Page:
The campaign is encouraging site owners to keep the overlay up all day on September 20 and shut down for business. Those choosing not to shut down for the day can continue to use the closable overlay.
That impressed-looking figure of “1,000” caught the media eye, but there may be a bit less to the campaign than meets the eye, at least so far. As of September 12, the campaign website only listed a handful of familiar names as leading participants: Tumblr, Kickstarter, WordPress, Imgur and BitTorrent.
Whether or not other leading tech companies join the Climate Strike, the Fight for the Future campaign marks an important step forward for corporate activism.
The nonprofit was founded in 2011, in the run up to internet-related legislation under consideration by Congress.
The so-named SOPA and PIPA bills pertained directly to the operation of internet companies and related tech firms, which responded with a massive online protest in 2012. More than 115,000 companies participated.
Though the Digital Climate Strike has attracted far fewer participants at this point, it marks an important next step because it focuses on climate change, an issue that a first glance, does not seem to directly affect the operation of internet and tech sector companies.
However, climate change does have an impact on every business at least indirectly, and these risks ripple out to impact millions of tech users, customers and clients.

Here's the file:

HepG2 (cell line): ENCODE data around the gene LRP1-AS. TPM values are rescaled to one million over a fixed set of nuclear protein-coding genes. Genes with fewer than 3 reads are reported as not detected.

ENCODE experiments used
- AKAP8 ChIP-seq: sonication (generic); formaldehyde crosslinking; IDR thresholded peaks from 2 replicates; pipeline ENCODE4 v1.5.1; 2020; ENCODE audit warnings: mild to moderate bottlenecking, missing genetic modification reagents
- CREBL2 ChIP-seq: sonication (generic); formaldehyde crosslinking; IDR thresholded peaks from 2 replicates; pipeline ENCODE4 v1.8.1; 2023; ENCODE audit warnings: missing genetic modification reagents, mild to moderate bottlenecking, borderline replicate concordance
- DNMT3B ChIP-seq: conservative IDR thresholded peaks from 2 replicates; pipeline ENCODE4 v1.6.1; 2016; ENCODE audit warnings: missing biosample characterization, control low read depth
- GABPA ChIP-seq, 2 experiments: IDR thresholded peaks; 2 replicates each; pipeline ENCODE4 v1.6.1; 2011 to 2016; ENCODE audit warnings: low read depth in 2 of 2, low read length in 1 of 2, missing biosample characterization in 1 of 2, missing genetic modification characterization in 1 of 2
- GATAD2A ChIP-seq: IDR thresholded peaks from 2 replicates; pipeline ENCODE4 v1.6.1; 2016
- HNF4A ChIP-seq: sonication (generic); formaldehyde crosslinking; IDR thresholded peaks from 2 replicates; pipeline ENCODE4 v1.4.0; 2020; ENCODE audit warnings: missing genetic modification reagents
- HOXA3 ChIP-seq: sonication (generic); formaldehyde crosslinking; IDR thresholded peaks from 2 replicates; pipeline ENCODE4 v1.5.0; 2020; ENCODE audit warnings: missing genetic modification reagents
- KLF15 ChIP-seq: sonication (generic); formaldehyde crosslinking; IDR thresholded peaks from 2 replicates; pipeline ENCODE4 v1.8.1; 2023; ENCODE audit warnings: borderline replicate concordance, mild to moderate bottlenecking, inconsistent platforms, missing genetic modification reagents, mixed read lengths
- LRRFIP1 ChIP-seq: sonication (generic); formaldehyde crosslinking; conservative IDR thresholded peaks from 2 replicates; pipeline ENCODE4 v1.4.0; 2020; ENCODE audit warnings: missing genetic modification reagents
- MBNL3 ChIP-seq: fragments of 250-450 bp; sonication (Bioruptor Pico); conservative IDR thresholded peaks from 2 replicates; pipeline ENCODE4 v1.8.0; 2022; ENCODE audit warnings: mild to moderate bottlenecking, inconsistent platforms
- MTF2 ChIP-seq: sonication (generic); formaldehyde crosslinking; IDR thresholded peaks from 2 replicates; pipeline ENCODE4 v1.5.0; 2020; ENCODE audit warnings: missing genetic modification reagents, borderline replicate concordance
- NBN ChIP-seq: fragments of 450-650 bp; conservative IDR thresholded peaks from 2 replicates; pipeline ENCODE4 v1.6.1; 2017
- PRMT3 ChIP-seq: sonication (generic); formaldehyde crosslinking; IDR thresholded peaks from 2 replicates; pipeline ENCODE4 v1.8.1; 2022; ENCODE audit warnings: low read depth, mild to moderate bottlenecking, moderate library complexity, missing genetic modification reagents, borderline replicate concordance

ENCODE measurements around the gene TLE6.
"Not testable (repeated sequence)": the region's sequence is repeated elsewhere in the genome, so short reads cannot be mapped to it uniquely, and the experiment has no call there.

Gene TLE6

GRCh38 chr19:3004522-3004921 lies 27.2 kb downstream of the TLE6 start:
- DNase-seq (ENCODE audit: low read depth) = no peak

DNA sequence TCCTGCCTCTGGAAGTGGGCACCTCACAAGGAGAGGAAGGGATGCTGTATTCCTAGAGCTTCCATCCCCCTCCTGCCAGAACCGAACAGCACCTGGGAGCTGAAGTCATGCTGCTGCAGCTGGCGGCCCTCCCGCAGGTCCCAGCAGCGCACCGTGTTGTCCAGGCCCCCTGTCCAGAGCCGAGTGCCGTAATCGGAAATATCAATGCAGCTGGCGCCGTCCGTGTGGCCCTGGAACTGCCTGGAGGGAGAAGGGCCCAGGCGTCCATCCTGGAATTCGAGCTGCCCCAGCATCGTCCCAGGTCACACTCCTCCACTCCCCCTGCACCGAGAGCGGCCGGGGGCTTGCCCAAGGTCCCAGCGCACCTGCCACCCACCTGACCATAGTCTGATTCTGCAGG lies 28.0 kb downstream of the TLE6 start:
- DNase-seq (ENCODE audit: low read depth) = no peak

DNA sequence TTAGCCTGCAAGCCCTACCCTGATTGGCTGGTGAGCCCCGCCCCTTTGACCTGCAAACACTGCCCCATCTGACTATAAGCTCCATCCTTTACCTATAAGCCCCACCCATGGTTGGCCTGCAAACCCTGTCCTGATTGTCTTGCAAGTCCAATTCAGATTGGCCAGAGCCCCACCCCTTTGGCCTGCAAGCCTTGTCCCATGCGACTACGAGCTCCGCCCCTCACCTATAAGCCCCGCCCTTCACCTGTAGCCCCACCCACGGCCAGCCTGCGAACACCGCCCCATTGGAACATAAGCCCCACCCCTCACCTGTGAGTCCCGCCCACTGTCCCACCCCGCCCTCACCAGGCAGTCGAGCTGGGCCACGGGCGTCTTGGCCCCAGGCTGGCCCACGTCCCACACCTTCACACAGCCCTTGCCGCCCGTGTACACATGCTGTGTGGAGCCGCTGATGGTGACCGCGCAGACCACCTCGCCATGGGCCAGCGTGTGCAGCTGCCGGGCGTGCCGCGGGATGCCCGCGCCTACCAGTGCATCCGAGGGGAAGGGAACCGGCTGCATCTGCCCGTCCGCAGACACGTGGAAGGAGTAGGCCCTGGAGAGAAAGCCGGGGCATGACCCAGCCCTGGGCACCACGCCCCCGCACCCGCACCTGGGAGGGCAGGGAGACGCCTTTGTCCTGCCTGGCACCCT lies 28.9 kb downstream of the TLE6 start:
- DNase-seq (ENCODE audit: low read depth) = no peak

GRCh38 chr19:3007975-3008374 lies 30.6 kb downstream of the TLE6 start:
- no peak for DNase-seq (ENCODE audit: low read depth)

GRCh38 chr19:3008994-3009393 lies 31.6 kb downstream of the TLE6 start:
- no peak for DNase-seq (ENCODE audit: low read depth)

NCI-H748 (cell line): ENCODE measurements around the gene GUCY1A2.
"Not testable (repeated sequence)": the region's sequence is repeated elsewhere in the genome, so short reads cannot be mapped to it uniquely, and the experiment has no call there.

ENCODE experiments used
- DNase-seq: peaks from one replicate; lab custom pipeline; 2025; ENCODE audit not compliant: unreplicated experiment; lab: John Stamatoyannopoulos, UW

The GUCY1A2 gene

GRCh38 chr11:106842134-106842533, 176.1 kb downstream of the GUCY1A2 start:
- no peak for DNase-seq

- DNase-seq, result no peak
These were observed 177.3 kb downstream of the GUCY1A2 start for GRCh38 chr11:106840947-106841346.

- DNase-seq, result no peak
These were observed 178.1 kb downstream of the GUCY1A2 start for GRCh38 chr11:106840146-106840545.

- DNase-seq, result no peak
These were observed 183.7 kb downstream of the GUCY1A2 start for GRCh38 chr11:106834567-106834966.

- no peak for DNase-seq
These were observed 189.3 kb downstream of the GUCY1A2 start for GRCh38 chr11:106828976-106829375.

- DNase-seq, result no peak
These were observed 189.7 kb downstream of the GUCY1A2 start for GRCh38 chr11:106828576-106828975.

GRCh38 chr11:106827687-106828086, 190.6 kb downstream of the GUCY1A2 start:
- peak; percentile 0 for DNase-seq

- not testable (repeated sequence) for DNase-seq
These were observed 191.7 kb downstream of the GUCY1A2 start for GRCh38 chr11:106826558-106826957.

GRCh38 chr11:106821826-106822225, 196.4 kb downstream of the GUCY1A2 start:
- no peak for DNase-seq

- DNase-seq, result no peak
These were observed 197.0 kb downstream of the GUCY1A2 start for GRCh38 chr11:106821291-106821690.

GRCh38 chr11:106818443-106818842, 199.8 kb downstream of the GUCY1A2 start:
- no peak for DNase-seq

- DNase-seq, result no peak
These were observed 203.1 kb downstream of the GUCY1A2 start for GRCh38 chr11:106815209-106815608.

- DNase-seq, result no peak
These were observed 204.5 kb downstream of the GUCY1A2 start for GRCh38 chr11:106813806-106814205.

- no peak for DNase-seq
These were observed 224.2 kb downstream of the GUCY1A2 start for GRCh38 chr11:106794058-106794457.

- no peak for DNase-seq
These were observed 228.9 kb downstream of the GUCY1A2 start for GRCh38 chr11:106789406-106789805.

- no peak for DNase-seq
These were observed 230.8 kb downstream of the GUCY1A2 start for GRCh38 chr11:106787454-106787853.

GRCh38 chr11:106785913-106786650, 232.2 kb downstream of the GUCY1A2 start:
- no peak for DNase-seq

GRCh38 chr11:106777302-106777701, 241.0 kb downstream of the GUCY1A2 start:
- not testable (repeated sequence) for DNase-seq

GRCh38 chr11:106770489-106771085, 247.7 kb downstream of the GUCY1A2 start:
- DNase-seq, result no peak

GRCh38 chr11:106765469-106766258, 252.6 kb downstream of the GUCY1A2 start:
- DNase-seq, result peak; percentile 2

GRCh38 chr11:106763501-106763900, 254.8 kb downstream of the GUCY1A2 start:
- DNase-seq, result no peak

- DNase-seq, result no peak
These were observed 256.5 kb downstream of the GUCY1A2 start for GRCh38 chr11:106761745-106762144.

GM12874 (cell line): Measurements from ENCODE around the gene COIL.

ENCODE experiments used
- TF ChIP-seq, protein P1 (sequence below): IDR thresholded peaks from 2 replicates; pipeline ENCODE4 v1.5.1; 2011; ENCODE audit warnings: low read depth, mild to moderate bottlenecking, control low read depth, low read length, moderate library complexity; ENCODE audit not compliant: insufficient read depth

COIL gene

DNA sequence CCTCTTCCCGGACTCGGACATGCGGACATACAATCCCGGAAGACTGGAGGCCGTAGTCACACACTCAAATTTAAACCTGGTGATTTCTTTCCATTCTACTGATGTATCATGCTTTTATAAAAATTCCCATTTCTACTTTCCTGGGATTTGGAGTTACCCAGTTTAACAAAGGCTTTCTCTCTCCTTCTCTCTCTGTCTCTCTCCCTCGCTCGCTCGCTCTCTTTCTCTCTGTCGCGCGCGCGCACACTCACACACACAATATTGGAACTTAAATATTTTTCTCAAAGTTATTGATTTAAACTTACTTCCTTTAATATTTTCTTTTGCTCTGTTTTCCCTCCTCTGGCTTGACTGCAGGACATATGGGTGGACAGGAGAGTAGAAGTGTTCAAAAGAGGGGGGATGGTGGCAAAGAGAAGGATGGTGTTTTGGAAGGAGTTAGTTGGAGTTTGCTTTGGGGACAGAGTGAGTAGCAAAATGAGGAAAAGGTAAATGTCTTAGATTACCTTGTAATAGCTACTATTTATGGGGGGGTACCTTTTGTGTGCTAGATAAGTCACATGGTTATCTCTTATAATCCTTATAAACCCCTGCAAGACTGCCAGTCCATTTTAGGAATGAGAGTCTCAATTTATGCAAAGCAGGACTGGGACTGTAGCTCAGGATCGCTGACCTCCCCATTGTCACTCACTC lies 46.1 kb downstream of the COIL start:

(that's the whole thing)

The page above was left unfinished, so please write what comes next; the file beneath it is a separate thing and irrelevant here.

Bridget Kyeremateng, head of Tumblr’s social impact efforts, articulated that sentiment in a public statement for Common Dreams, explaining that “Tumblr’s passionate and driven community is always eager to find ways that they can get involved in their communities and the Climate Strike is a great opportunity to take issues off the platform and onto the streets.”
The firms that have joined the Digital Climate Strike may also be responding to the recent wave of employee activism. Whether by engaging in behind-the scenes protests, lobbying their company through letters and petitions, or taking their concerns to the mainstream media by participating in street actions, employees are speaking out on climate change, federal immigration policies, and other matters of fundamental social concern.
Companies are beginning to recognize the need to address employees’ social concerns as a bottom line issue, especially as it relates to losing out in the global race to attract top talent.
As far as the Global Climate Strike goes, it looks like the majority of leading U.S. tech companies still have some ‘splaining to do.
Editor's note: We’re in a brave new world of corporate activism, where CEOs are increasingly speaking out and, well, we can see that employees are making their feelings known loud and clear. So, what’s next?
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Image credits: Global Climate Strike
Tina writes frequently for TriplePundit and other websites, with a focus on military, government and corporate sustainability, clean tech research and emerging energy technologies. She is a former Deputy Director of Public Affairs of the New York City Department of Environmental Protection, and author of books and articles on recycling and other conservation themes. She is currently Deputy Director of Public Information for the County of Union, New Jersey. Views expressed here are her own and do not necessarily reflect agency policy.